Dupuytren Contracture is characterized by abnormal fibrous tissue formation in the palms of the hands and fingers. This fibrous tissue is very similar to the scar tissue of healing wounds in the body. Some patients also develop fibrous tissue in other parts of the body including the feet (Ledderhose disease), penis (Peyronie disease), and shoulder (adhesive capsulitis). Often Dupuytren disease begins with firm fibrous nodules in the palms. Over time these nodules can develop into cords which may draw the finger into a flexed position. If the finger is kept in a bent position for a long period of time, the joint becomes contracted and unable to fully extend and straighten. Joint contractures in the fingers may result in hand impairment. Some people notice difficulty performing everyday tasks with their hands, such as shaking hands, putting on gloves, reaching into a pocket, or playing a musical instrument. 

Scar Tissue

Patients with Dupuytren contracture are predisposed to scar tissue formation in general. After surgery, the hand incisions heal with scar tissue. Early in the wound healing process, scar tissue is primarily made up of fibroblast cells and disorganized type 3 collagen. Gradually over several months, the scar tissue matures and becomes softer, thinner, and less red. In some Dupuytren patients this scar tissue can be thicker or harder than expected. Scar management techniques can be helpful to minimize scar tissue formation in the hand and maintain finger range of motion. These techniques include scar massage, use of cocoa butter with vitamin E moisturizer, hand splinting, silicone pads, and heat modalities. Night splinting is usually recommended for several weeks following surgery to maintain finger extension. Thick, firm, tight scar tissue can take several weeks or months to soften and smooth out. Hand therapists are usually very helpful in managing post-operative Dupuytren scar tissue.

Dupuytren Contracture Surgery

There are many types of surgeries available for Dupuytren contracture. In the United States, many patients nowadays are treated with a limited fasciectomy surgery. The goal of this surgery is to remove only the Dupuytren tissue which is causing the finger contracture – not every piece of diseased fibrous tissue in the hand is removed. Think of this procedure as a surgical version of a targeted Navy Seal strike. This approach minimizes trauma to the rest of the hand, and minimizes swelling, stiffness, and scar tissue formation. Surgeons use various types of skin incisions to perform the procedure and often use a zig zag or z-plasty incision to allow the skin to have better mobility after surgery. Occasionally a skin graft is used to replace an area of unhealthy skin.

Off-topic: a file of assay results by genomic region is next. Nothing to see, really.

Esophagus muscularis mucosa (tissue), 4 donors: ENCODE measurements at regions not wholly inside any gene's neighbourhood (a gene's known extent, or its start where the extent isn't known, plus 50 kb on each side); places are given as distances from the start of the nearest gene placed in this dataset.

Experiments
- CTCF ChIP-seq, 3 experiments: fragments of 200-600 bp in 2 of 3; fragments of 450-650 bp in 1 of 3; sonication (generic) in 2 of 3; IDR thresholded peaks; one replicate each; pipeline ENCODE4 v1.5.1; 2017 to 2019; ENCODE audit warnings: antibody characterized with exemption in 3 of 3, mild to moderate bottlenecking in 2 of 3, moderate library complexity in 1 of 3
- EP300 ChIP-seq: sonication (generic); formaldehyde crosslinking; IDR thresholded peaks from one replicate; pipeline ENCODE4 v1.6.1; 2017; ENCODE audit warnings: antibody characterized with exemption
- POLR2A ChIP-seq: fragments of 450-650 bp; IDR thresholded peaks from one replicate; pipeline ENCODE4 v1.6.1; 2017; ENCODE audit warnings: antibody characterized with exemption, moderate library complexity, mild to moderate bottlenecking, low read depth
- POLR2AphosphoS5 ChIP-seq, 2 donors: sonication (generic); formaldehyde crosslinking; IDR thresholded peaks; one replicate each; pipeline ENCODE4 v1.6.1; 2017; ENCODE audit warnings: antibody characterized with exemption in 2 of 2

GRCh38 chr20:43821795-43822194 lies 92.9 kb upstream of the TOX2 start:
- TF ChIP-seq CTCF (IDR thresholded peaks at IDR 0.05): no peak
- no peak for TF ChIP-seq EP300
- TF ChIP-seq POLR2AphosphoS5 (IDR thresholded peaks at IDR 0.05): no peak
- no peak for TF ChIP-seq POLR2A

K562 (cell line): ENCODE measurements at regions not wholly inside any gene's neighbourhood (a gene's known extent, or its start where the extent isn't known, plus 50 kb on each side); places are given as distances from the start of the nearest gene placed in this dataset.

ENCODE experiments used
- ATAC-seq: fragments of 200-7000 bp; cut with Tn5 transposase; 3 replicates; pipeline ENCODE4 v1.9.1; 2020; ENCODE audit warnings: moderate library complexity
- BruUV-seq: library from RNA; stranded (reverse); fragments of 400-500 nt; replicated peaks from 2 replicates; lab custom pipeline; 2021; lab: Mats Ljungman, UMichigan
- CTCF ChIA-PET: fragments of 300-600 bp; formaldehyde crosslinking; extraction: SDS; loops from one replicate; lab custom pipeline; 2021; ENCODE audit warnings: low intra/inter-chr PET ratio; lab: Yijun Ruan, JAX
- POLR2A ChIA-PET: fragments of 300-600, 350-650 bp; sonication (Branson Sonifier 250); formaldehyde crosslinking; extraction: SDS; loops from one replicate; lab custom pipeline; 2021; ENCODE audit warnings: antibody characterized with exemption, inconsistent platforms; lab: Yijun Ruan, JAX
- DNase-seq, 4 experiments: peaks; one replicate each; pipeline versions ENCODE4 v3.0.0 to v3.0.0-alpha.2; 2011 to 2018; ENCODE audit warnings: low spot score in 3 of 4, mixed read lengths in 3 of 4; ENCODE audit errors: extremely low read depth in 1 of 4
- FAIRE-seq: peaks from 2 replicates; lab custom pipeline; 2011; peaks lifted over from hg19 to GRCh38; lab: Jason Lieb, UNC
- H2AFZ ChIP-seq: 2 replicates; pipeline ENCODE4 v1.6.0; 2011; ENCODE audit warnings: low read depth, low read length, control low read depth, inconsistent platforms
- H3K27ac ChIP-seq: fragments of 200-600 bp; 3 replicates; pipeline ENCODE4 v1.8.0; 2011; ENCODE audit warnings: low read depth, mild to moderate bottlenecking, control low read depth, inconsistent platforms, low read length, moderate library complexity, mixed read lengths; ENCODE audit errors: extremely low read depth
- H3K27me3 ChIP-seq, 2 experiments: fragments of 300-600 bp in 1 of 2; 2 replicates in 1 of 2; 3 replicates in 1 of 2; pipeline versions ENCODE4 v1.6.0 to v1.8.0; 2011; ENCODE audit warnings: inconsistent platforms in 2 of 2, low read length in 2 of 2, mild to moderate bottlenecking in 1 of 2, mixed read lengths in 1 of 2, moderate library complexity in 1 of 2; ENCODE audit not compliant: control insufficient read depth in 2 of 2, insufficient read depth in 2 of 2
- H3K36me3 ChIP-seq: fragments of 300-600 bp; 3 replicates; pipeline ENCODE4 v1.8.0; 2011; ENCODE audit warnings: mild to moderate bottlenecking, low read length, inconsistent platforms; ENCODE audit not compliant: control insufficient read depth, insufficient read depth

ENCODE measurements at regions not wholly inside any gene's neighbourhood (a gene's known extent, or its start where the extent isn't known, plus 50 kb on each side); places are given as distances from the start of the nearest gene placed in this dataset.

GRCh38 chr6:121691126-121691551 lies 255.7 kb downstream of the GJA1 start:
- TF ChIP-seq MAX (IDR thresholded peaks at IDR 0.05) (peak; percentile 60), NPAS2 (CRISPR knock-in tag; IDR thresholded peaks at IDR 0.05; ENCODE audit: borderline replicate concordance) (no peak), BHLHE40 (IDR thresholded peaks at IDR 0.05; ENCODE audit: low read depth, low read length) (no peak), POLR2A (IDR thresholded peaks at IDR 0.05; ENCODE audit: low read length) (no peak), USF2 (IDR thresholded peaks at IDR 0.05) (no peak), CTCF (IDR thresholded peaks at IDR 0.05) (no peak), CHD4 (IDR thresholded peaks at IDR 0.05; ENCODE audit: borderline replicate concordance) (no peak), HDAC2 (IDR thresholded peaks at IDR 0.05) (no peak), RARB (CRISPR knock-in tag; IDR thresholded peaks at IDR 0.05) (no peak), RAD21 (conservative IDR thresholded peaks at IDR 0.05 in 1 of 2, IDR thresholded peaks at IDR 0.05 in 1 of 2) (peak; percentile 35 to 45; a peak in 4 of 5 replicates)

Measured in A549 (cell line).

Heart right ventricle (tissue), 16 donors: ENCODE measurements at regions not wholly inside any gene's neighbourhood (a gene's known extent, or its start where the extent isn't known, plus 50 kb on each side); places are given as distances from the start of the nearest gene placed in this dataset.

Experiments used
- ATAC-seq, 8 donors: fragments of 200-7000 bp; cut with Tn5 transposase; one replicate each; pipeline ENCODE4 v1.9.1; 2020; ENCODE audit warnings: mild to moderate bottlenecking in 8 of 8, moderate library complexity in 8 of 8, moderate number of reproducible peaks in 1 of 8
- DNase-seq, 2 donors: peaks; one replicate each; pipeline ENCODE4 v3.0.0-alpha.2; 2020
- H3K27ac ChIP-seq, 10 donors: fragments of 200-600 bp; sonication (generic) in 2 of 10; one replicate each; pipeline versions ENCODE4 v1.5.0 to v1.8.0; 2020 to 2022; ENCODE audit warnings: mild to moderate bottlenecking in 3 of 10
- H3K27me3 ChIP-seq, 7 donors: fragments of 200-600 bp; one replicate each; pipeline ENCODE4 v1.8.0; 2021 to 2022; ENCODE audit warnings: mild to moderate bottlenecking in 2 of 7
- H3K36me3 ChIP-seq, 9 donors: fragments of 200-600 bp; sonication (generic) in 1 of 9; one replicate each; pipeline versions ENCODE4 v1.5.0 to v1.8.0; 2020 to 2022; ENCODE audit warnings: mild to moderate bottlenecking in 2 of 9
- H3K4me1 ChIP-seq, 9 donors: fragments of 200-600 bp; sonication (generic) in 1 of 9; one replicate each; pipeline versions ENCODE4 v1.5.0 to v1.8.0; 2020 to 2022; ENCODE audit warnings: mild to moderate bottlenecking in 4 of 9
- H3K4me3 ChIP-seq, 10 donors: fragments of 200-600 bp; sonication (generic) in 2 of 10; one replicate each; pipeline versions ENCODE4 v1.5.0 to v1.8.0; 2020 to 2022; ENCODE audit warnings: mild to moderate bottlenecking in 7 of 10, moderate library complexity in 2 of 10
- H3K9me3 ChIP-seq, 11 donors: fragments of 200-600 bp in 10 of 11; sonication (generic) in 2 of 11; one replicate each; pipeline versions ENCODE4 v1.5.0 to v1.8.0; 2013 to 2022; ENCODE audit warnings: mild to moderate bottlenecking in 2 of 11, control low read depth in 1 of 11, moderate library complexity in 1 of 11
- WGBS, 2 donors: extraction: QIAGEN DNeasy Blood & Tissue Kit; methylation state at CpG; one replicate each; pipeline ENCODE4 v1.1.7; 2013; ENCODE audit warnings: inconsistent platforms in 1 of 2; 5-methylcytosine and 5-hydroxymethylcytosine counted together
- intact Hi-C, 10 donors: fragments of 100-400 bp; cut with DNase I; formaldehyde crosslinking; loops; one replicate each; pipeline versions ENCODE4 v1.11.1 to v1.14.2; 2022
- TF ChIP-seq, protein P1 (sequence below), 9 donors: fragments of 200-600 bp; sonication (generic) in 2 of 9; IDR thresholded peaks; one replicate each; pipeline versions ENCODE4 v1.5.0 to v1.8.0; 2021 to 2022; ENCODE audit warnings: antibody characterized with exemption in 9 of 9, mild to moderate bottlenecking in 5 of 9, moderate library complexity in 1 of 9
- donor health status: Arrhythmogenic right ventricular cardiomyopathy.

Dupuytren Contracture surgery

Hand Therapy after Dupuytren Contracture Surgery

Early initiation of hand therapy after surgery can help with the patient’s overall hand recovery. Hand therapists assist with wound care, finger range of motion, scar management, hand swelling, and hand strengthening. 

Results after Dupuytren Contracture Surgery

No one wants to have surgery. However, the benefits of Dupuytren contracture surgery outweigh the risks in many patients. Good to excellent surgical results can be achieved for most patients, particularly before the contracture becomes severe. Most patients recover within a few weeks after surgery and are back to playing golf, lifting weights, and most hobbies about 4-6 weeks after surgery. Occasionally patients have swelling, stiffness, or scar tissue in their hands which delays the recovery several more weeks. The chance of Dupuytren contracture coming back in the same area is much lower with surgery compared to the non-surgical options. However, Dupuytren disease can still develop in the adjacent fingers or in the opposite hand, despite having surgery. 

If you have Dupuytren contracture and have questions about your treatment options, please seek consultation with a hand specialist to learn more. Surgical and non-surgical options for Dupuytren contracture are available.          

Dupuytren Surgery

What is Dupuytrens’ Diathesis?

Patients with Dupuytren’s diathesis have a strong predisposition for developing severe joint contractures as well as recurrent disease after treatment. The word diathesis means “predisposition” or “tendency.” Dupuytren’s diathesis is classically seen in patients who develop Dupuytren at a young age, such as in their 40s, have a strong family history of Dupuytren, and have fibromatosis at other locations in the body. These patients should be advised that they have a higher risk of joint contractures in their hands than the average patient. 

What are risk factors for Dupuytren contracture?

Genetic risk factors for Dupuytren contracture include Northern European ancestry, family history, and male sex. Environmental risk factors for Dupuytren contracture include smoking, alcohol abuse, diabetes, some seizure medications, and hand trauma.